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Psychological Factors Related to Academic Performance and Retention in 1st-Year College Students
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by Andrea L. Rittman - Missouri Western State College
Categories: Learning | Memory | Social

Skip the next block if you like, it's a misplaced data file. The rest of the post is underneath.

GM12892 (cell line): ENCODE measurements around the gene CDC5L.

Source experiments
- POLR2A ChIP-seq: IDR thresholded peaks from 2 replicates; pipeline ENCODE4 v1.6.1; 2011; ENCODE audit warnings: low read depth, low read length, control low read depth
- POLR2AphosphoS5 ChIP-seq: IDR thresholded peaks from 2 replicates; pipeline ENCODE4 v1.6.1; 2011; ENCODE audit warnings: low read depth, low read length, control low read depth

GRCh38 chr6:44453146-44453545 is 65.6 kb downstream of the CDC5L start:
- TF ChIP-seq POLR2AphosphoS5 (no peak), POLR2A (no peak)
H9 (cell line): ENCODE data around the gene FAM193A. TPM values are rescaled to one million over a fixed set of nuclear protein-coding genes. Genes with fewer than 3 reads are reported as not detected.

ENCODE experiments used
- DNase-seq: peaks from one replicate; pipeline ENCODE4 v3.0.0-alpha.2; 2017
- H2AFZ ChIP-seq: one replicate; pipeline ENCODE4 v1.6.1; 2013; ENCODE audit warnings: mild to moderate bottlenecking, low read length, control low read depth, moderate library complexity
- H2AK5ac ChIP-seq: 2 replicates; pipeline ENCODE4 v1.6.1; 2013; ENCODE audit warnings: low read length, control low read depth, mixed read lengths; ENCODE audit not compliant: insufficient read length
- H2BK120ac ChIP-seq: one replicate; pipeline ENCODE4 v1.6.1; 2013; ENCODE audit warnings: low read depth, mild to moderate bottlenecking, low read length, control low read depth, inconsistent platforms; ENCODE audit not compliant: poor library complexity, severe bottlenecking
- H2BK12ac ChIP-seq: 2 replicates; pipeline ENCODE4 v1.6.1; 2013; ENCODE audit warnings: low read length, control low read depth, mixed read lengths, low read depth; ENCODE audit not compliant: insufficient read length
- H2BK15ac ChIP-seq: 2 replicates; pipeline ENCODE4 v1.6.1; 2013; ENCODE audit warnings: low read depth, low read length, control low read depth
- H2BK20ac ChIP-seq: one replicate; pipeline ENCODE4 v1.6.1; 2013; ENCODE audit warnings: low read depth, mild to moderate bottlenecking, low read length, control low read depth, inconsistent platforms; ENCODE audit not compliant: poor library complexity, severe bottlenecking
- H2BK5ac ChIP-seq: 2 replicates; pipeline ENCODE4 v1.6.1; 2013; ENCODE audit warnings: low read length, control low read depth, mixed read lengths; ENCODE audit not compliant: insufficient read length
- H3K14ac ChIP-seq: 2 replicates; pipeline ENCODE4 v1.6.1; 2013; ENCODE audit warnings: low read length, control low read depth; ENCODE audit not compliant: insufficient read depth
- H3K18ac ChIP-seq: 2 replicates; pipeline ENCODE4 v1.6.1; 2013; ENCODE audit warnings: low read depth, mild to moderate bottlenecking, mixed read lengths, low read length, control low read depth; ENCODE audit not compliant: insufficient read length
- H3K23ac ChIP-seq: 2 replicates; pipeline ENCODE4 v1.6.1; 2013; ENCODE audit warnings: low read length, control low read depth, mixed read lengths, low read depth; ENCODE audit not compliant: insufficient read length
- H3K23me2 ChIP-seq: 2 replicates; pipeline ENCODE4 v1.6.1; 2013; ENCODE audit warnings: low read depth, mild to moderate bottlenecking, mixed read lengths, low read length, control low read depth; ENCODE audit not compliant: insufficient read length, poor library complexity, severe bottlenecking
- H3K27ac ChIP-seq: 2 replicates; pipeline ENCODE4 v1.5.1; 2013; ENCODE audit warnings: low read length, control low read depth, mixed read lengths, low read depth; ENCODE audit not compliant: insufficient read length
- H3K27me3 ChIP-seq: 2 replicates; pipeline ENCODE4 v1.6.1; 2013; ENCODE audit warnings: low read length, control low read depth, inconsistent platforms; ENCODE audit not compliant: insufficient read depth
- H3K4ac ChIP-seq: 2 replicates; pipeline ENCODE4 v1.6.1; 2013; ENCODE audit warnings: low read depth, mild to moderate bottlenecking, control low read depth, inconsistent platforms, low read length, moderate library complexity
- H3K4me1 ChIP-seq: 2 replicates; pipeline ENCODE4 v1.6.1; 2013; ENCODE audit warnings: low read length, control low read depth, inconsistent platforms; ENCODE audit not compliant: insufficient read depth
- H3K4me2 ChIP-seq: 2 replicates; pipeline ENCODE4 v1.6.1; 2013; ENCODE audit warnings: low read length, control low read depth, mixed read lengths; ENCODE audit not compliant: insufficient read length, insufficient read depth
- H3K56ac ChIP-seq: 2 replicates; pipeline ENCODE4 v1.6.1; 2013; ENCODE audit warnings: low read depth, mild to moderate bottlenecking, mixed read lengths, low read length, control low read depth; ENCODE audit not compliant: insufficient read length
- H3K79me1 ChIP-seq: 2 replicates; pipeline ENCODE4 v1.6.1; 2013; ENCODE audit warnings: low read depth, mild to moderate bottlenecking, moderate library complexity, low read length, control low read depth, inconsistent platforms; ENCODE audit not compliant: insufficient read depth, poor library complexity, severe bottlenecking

The purpose of this study was to examine psychological predictors of academic achievement and retention. During the 1997 summer registration/orientation programs at an open-admission college in the Midwest, 895 incoming students completed standardized measures of optimism, self-esteem, locus of control, need for achievement, and fear of success. Follow-up assessment with the Life Orientation Test of Optimism (Scheier & Carver, 1985) and the Stress-Related Growth Scale (Park, Cohen, & Murch, 1996) was done after midterm. Academic performance and retention were correlated with the psychological factors. A regression analysis indicated that the psychological variables together with American College Test achievement scores significantly predicted academic performance, but not student retention. Results indicate that psychological factors should be considered when establishing programs for entering college students.